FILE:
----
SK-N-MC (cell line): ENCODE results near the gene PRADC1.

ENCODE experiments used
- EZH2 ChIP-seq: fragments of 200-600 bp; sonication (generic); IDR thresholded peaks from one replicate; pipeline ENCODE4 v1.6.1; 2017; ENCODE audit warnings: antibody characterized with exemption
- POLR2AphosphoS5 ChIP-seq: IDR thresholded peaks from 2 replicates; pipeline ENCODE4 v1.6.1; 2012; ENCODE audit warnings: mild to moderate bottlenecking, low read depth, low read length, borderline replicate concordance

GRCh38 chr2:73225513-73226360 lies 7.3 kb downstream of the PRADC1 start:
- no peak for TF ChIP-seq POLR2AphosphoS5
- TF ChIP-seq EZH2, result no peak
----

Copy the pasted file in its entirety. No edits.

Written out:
SK-N-MC (cell line): ENCODE results near the gene PRADC1.

ENCODE experiments used
- EZH2 ChIP-seq: fragments of 200-600 bp; sonication (generic); IDR thresholded peaks from one replicate; pipeline ENCODE4 v1.6.1; 2017; ENCODE audit warnings: antibody characterized with exemption
- POLR2AphosphoS5 ChIP-seq: IDR thresholded peaks from 2 replicates; pipeline ENCODE4 v1.6.1; 2012; ENCODE audit warnings: mild to moderate bottlenecking, low read depth, low read length, borderline replicate concordance

GRCh38 chr2:73225513-73226360 lies 7.3 kb downstream of the PRADC1 start:
- no peak for TF ChIP-seq POLR2AphosphoS5
- TF ChIP-seq EZH2, result no peak